Team time trial speed record? Good post from Chris Carmichael on how yesterday’s shorter (Stage 2) time trial played out. But he and others are calling yesterday’s 23-kilometer the fastest in Tour history.
Really? The winning team, Garmin Cervelo, clocked 24:48 for 23 kilometers. The way I calculate the speed (dividing 60, the number of minutes in an hour, by 24.8, the finishing time in decimalized minutes, then multiplying the dividend, 2.41935484, by the distance covered, 23 kilometers), I get an average speed of 55.65 kilometers an hour. That means that Team Discovery’s 2005 team time trial, in which they covered 67.5 kilometers in 1:10:39, an average speed of 57.32 kilometers an hour, is still the absolute record. (Some of the excitement about the average speed came from the stage’s first time check, for which the fastest team (Sky, I think) came through in 9:02. For that opening stretch, their speed was 59.8 kilometers an hour).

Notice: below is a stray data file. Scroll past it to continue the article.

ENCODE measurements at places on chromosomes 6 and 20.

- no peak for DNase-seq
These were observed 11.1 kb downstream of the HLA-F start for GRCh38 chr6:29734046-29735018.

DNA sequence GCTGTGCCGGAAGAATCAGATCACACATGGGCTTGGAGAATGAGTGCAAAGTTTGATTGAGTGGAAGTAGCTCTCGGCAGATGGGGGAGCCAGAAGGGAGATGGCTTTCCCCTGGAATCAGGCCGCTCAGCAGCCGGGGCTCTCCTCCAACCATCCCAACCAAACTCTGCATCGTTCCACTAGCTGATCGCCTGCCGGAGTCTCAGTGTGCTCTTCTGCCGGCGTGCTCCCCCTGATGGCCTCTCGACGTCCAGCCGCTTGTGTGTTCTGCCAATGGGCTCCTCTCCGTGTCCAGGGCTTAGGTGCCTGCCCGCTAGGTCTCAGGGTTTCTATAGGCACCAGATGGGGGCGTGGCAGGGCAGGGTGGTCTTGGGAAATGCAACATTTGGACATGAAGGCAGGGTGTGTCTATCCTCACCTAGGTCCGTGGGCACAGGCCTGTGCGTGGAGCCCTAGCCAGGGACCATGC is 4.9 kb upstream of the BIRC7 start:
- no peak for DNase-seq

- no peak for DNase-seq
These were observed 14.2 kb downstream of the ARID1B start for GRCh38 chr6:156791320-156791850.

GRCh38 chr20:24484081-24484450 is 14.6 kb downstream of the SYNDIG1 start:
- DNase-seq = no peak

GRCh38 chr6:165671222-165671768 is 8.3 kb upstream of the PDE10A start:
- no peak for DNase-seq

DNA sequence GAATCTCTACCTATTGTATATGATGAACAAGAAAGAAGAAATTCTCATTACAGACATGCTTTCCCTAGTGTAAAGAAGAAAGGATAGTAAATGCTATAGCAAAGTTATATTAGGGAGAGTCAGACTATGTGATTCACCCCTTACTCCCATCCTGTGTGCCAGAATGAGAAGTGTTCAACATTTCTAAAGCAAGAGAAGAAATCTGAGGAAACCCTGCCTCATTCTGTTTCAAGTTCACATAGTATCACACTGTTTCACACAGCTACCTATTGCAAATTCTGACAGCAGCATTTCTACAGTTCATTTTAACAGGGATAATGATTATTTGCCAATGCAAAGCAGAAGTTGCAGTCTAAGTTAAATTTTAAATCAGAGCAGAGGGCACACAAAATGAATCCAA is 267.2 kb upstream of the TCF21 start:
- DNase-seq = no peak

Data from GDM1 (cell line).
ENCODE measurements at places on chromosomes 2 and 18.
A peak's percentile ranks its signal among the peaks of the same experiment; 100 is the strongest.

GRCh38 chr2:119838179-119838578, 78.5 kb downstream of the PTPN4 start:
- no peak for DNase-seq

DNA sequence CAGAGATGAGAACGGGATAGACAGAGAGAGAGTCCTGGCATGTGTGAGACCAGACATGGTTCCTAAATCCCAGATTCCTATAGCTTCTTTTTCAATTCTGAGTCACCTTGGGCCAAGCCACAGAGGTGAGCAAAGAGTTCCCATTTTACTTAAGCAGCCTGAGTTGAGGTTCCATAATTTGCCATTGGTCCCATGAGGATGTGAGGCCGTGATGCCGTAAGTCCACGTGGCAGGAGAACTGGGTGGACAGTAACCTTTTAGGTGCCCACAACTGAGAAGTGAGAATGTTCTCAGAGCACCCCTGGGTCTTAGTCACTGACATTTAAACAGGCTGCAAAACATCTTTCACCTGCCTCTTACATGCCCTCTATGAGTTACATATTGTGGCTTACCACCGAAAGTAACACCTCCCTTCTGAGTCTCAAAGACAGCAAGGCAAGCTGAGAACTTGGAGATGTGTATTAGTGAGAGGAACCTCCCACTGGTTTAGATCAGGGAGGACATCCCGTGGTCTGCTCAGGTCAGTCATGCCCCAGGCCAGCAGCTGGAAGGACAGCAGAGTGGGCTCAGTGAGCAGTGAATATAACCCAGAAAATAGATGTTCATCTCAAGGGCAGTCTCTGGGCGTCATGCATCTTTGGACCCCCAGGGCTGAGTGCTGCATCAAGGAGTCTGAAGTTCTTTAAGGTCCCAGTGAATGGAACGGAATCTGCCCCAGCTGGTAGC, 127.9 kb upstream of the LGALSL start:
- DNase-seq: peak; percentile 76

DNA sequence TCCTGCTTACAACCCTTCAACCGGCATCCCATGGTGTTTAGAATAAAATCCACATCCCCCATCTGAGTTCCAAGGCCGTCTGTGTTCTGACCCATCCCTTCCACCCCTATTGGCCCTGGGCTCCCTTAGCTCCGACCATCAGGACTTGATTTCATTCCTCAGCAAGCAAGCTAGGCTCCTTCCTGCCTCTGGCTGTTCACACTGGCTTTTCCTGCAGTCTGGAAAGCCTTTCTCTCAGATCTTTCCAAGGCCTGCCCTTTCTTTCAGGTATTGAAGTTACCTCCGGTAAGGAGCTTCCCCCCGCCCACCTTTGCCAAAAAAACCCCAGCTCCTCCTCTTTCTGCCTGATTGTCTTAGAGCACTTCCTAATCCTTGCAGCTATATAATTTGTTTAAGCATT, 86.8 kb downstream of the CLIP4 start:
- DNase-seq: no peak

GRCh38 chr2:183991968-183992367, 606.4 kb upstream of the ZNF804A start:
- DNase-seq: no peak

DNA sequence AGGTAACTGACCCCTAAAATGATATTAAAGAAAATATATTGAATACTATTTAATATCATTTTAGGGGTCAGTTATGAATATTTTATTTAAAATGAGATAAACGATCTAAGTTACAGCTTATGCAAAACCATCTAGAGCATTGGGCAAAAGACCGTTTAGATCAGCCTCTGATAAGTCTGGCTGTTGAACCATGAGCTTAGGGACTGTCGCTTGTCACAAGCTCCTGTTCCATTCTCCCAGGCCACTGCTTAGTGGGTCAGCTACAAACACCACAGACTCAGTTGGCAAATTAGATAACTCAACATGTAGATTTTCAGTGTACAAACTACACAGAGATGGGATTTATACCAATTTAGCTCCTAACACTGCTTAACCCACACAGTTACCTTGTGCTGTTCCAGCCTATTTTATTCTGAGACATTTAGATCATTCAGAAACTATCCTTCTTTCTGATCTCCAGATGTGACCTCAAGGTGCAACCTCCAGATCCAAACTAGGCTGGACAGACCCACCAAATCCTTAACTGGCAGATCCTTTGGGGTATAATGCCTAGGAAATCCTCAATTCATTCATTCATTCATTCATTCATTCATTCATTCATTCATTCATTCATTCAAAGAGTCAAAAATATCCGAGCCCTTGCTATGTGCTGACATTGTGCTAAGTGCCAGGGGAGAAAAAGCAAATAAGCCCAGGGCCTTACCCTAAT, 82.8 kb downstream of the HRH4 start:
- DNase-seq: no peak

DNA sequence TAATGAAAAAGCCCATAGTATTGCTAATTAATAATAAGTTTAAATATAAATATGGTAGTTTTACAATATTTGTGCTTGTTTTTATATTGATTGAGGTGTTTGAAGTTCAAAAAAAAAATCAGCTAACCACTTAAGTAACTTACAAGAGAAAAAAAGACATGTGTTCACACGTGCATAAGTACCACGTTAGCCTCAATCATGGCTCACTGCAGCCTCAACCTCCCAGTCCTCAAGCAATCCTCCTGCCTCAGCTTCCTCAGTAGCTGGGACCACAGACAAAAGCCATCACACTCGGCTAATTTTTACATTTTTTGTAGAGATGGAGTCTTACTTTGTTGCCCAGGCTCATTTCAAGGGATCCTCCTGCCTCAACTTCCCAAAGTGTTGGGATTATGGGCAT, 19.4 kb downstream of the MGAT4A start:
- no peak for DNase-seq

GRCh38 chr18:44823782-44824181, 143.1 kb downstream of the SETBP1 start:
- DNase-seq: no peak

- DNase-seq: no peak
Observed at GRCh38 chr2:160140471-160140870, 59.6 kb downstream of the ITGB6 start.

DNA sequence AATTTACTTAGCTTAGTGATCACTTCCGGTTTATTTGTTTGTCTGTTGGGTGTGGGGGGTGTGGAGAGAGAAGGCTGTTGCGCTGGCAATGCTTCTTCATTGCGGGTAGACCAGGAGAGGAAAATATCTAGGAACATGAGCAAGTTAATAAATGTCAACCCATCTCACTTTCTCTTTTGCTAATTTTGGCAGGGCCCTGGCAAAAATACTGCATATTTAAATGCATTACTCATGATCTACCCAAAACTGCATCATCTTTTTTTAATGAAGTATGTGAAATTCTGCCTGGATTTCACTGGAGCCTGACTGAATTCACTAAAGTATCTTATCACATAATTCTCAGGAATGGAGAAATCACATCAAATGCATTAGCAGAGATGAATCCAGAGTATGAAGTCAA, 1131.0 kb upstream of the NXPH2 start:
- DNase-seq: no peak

Even if yesterday’s winning time had been the fastest average speed on the Tour books, I think it would be awkward at best to consider it the fastest in Tour history. No two Tour courses are the same, for one thing. For another, I think Discovery’s feat of maintaining that sort of intensity over such a long distance–what, you’re going to say they were *all* doping?–was exponentially tougher than the dash we saw yesterday.
Also of note: the high speeds put in by other teams in the 2005 TTT. Team CSC was just 2 seconds behind Discovery, 57.17 kph; T-Mobile came in 35 seconds back at 56.86; Liberty Seguros was 53 seconds back at 56.61; Phonak, 1:31 back and 56.12; Credit Agricole, 1:41 and 55.99; Gerolsteiner and Illes Balear-Caisse D’Epargne tied at 2:05 and 55.68.
By my count, that’s eight teams that recorded higher speeds over a much longer distance than Garmin-Cervelo put in yesterday.